Our third customer service story is a more personal one.  My Conair hair dryer stopped working.  I liked this one because it folded and had a retractable cord, making it easy to put away.  I was going to buy the same model (mine was almost two years old) but couldn’t find it in any store.  So I contacted Conair and the customer service representative told me it was still under warranty and that they would send me a new and improved version of the same model at no charge if I sent mine back.  I was told to expect the replacement within three weeks.

I sent the defective unit back early last week and was pleasantly surprised to receive the replacement unit by Priority Mail first thing this morning (I am writing this on Monday, February 12th).

It is important to note that these examples of excellent customer service have nothing to do with which CRM or KCRM system the vendor is using.  Rather, it shows that these companies put themselves in the customers’ shoes and used tremendous amounts of common sense to keep customers satisfied.  And isn’t that what this is all about?

Jonathan B. Spira is CEO and Chief Analyst at Basex.

Human Factors

Friday, February 9th, 2007 by Jonathan Spira

In looking at an interruption, it is important to determine whether something is important, urgent, or both.  Many knowledge workers simply do not differentiate, or see everything as both important and urgent.  Something that is important may not require an immediate interruption, whereas something that is urgent would certainly be more likely to merit and surely call for an interruption.  Importance can also vary, based on the needs of the group or organization.

Even more important to note is the fact that each knowledge worker has different priorities, different tasks, and a different idea of what is urgent or important.  What is urgent and/or important to me at a given moment might not be as urgent and/or important to you.

Knowledge workers may be constantly busy, but that doesn’t make them productive or efficient.  It also doesn’t mean that what they are doing is aligned with the strategic goals of their employer.

Sometimes a knowledge worker might feel like a ping pong ball, bouncing around from task to task.  The unending barrage of work – be it e-mail, meetings, or teleconferences – just like the Tetris squares, never stops.

Very few knowledge workers could tell you everything on their plate – including priorities and deadlines.  The task management tools that come with Lotus Notes and Microsoft Outlook leave a lot to be desired and project management tools that companies use to guide large projects also don’t offer a worker-based view that would help an individual knowledge worker plan and prioritize.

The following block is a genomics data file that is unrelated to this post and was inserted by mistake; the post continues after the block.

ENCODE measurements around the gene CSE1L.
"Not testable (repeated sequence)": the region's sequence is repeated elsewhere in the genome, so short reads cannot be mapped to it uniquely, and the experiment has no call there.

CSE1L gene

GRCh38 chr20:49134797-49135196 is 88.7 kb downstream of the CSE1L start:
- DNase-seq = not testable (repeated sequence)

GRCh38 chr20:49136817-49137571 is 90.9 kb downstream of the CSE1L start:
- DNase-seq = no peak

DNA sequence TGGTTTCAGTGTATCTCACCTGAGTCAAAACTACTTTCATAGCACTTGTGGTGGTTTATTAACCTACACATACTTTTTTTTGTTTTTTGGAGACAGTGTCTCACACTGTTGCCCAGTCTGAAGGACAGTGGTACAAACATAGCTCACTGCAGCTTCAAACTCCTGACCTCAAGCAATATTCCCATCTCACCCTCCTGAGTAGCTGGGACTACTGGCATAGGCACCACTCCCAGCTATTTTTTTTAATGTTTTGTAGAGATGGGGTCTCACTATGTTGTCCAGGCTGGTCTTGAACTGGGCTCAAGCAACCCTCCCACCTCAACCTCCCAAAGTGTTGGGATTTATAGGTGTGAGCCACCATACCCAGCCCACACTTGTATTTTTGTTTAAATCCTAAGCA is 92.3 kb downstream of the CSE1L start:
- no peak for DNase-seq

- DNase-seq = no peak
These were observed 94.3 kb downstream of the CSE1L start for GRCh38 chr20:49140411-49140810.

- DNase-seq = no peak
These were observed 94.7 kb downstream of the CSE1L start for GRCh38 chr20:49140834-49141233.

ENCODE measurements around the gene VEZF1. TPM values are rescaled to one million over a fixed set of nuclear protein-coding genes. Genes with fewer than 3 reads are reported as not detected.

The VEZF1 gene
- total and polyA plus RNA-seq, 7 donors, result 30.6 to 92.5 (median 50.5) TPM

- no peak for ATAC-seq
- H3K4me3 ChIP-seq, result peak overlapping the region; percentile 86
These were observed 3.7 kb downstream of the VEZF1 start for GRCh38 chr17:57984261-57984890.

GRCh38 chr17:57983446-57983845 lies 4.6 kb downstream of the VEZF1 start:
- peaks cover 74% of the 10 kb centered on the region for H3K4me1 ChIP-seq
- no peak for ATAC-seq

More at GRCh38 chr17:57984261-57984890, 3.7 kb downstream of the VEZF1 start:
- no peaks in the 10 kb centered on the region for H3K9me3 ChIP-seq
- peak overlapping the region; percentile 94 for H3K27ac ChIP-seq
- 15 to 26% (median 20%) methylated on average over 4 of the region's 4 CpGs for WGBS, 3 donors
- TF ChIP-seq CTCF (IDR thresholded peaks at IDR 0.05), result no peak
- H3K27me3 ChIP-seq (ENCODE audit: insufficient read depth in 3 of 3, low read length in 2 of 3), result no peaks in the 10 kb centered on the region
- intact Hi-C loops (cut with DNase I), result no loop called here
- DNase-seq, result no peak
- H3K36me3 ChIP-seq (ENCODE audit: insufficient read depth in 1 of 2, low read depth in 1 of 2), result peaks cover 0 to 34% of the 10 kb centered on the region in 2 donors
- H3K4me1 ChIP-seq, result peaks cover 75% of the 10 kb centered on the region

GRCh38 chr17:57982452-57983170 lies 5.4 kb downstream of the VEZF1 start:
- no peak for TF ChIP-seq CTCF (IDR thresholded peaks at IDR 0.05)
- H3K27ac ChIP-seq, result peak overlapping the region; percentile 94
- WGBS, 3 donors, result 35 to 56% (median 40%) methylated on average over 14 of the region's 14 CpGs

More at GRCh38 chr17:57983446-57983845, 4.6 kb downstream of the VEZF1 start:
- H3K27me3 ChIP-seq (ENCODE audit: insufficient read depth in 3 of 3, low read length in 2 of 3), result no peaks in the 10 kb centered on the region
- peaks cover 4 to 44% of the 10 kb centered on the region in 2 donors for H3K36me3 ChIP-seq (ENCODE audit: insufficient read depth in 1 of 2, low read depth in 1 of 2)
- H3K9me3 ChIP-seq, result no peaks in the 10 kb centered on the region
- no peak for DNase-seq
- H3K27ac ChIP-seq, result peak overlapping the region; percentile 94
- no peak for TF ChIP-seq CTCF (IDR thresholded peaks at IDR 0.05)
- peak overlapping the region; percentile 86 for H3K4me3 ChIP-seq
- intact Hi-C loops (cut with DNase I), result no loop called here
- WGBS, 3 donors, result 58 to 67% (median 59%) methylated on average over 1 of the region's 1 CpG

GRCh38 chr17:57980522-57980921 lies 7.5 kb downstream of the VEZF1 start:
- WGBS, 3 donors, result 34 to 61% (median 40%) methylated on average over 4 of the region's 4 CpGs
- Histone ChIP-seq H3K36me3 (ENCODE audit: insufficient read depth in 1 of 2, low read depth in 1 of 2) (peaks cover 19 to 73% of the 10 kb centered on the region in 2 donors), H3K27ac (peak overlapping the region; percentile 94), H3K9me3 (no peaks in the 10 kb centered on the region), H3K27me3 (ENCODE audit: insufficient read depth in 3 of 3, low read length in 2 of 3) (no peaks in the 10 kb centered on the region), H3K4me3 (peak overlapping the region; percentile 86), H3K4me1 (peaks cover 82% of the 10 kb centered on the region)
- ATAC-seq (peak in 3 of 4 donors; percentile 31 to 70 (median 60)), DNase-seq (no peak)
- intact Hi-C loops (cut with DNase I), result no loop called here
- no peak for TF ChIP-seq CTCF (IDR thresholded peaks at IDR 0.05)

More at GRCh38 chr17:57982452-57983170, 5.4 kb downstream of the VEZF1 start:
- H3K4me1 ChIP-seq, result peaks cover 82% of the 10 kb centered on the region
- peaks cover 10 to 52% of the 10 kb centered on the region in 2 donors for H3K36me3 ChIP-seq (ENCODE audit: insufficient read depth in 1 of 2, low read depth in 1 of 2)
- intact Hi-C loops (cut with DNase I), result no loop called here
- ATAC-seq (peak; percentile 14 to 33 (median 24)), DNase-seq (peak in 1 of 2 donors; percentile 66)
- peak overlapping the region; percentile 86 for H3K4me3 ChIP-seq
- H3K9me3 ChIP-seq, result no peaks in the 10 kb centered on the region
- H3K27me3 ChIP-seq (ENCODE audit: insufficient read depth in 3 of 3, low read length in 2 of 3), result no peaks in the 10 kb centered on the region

Still, knowledge workers can be their own worst enemy.  The majority of knowledge workers tend to open new e-mail immediately upon notification.

Jonathan B. Spira is CEO and Chief Analyst at Basex.

Information Overload – How is it Impacting Your Organization?

Friday, February 2nd, 2007 by Jonathan Spira

To paraphrase an old saying, we try to do our work, but along the way information gets in the way.  It’s not unlike Tetris, where the goal is to keep the blocks from piling up.  You barely align one, and another is already on its way.  Information, in the form of e-mail, instant messages, text messages, Web pages, discussion forums, RSS feeds, wikis, Weblogs, phone calls, letters, magazines, and newspapers, keeps piling up.  In fact, we have become far more proficient in generating information than we are in managing it, and we have also built technology that easily allows us to create new information without human intervention.

It isn’t a new problem and it was very much on the minds of thought leaders of an earlier information age centuries ago, including Roger Bacon, Samuel Johnson, and Konrad Gessner whose 1545 Bibliotheca universalis warned of the “confusing and harmful abundance of books” and promulgated reading strategies for coping with the overload of information.

Information overload was also predicted by Alvin Toffler in Future Shock (1970).  In 1989, Richard Saul Wurman warned of it in his book Information Anxiety.

As I mentioned two columns back, a few weeks ago I participated in a workshop on “Infomania,” or information overload as most of us call it, with 20 people in attendance.  Attendees ranged from corporate managers who are facing this problem to academics studying the problem.

Today, for companies with thousands of knowledge workers, information overload has become a major problem, costing them perhaps billions of dollars in lower productivity and hampered innovation.  It may also be harmful to employees in a variety of ways, including lowering comprehension levels and skewing the work-life balance.

Each of us loses an average of 2.1 hours per day thanks to unnecessary interruptions and recovery time.  This costs the U.S. economy $588 billion per annum (See our report The Cost of Not Paying Attention for more details).

We are preparing a white paper on this subject and I would like to get your input.  Please tell me what your organization is doing about information overload and what your own thoughts are on the subject.  Please send me a note at overload@basex.com

Jonathan B. Spira is CEO and Chief Analyst at Basex.